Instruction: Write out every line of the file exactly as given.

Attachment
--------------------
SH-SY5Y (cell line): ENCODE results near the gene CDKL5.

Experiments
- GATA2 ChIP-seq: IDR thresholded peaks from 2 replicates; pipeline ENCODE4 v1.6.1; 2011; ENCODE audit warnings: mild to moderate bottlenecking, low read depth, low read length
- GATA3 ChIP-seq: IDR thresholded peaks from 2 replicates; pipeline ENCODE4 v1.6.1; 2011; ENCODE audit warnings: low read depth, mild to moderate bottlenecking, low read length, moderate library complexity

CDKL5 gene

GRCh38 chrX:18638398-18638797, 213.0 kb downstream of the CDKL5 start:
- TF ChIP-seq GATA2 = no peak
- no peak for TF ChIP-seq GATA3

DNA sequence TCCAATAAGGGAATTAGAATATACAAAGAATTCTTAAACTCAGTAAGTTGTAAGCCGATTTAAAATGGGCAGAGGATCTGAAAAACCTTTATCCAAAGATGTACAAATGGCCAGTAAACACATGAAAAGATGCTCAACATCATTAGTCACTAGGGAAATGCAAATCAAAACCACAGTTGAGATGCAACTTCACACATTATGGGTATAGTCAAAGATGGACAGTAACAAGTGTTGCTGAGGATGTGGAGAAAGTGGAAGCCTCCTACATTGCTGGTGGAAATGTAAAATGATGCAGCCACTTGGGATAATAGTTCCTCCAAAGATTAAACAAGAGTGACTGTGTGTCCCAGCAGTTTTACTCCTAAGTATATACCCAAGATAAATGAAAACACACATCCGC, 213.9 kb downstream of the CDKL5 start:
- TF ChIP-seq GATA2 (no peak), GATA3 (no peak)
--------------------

SH-SY5Y (cell line): ENCODE results near the gene CDKL5.

Experiments
- GATA2 ChIP-seq: IDR thresholded peaks from 2 replicates; pipeline ENCODE4 v1.6.1; 2011; ENCODE audit warnings: mild to moderate bottlenecking, low read depth, low read length
- GATA3 ChIP-seq: IDR thresholded peaks from 2 replicates; pipeline ENCODE4 v1.6.1; 2011; ENCODE audit warnings: low read depth, mild to moderate bottlenecking, low read length, moderate library complexity

CDKL5 gene

GRCh38 chrX:18638398-18638797, 213.0 kb downstream of the CDKL5 start:
- TF ChIP-seq GATA2 = no peak
- no peak for TF ChIP-seq GATA3

DNA sequence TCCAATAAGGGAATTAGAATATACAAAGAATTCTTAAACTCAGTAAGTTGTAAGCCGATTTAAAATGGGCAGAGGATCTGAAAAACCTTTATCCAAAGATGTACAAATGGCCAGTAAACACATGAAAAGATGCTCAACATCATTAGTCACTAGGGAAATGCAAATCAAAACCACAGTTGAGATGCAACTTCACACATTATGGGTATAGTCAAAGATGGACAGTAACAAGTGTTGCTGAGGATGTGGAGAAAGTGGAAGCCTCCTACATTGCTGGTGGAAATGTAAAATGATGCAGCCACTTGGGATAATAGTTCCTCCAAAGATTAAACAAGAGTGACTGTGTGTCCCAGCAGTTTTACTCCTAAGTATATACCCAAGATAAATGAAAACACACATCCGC, 213.9 kb downstream of the CDKL5 start:
- TF ChIP-seq GATA2 (no peak), GATA3 (no peak)